If the Scottish government wants to use new powers to change the level of income tax in Scotland, it should first be obliged to to consult "those it considered appropriate", Labour has argued.
As MPs considered the Scotland Bill at committee stage on 14 March 2011, shadow Scotland secretary Ann McKechin said this would be "in line with existing practice here by the Treasury".
But Exchequer Secretary to the Treasury David Gauke rejected the call.
"I believe this is inappropriate as it interferes with the accountability of the Scottish Parliament to the people of Scotland," he said.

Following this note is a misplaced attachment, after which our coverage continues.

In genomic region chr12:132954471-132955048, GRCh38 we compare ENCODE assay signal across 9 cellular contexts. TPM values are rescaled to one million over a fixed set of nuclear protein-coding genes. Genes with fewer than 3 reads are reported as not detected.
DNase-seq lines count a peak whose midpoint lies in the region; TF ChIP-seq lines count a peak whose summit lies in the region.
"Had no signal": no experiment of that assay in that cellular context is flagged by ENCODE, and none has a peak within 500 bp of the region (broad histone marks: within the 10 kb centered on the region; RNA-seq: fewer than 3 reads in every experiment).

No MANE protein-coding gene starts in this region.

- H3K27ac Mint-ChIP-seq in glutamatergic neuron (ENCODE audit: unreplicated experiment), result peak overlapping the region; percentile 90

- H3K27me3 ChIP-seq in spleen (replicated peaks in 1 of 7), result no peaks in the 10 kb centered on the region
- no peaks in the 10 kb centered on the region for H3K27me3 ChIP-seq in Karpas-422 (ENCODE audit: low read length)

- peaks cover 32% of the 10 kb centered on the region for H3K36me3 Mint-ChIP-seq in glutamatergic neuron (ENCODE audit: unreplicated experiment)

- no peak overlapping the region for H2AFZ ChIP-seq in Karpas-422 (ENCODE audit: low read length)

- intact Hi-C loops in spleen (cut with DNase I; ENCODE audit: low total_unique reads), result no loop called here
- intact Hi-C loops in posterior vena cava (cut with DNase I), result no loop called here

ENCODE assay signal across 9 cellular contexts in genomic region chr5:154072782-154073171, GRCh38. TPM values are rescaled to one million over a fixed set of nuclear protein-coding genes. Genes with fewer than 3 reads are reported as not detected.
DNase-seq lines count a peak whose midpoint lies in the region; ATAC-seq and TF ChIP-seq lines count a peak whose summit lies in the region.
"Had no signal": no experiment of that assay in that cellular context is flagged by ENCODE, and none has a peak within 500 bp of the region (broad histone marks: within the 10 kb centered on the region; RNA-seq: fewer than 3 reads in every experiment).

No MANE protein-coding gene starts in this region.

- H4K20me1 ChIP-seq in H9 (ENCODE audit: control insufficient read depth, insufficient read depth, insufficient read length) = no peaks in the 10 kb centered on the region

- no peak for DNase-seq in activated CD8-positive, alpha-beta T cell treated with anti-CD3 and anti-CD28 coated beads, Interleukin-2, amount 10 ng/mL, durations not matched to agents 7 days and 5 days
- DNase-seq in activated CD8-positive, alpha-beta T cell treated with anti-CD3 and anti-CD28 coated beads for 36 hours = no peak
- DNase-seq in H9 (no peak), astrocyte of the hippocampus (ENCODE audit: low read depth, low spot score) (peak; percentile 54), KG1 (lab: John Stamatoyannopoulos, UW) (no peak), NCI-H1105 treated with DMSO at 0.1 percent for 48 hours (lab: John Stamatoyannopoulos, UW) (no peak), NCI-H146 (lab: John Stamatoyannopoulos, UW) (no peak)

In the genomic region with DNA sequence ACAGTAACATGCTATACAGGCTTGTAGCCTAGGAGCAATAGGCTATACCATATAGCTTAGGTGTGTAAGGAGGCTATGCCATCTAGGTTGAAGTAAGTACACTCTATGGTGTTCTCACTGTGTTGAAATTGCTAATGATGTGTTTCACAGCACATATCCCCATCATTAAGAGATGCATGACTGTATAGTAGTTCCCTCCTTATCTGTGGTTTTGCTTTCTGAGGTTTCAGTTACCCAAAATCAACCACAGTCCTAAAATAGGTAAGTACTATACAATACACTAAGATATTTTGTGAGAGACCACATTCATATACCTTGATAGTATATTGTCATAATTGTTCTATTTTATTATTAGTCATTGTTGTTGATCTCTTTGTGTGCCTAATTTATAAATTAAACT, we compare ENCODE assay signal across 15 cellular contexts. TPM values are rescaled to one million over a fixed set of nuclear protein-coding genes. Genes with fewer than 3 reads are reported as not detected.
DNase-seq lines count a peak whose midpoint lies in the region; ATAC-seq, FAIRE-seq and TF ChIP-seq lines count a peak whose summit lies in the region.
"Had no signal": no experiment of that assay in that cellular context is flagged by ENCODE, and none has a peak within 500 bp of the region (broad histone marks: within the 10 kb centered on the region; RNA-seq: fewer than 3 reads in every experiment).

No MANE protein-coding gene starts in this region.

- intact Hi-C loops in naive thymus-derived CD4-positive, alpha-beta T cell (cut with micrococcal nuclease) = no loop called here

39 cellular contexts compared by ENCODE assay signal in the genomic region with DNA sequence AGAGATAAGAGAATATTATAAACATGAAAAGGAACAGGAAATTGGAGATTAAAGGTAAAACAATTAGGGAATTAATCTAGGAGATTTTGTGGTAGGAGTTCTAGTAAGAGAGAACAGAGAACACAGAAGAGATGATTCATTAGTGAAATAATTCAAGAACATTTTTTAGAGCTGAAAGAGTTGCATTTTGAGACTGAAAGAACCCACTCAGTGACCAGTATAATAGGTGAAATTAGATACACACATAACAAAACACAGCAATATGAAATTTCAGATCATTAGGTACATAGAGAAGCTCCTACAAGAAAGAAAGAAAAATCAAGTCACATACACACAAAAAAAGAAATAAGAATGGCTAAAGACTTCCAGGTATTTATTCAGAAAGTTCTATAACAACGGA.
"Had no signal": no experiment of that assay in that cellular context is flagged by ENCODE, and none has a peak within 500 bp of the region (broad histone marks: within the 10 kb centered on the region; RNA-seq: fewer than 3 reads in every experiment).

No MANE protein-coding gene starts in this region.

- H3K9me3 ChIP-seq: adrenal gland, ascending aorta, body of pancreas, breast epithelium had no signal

"It should not be a matter for the UK Parliament to tell the Scottish Parliament or Scottish ministers how they should go about deciding how to set the rate of tax.
"It is for them to decide and ultimately be accountable for that decision to the Scottish people through the ballot box."
The bill implements recommendations of the Calman Commission to hand control of some taxes from Westminster to the Scottish Parliament.
The Commission's final review of Scottish Devolution in 2009 called for Holyrood to take charge of half the income tax raised in Scotland. The new powers would be combined with a cut in the block grant which Scotland gets from the UK government - currently about £32bn.
MSPs would also gain control over stamp duty and landfill tax under the plans.
Watch part one of the debate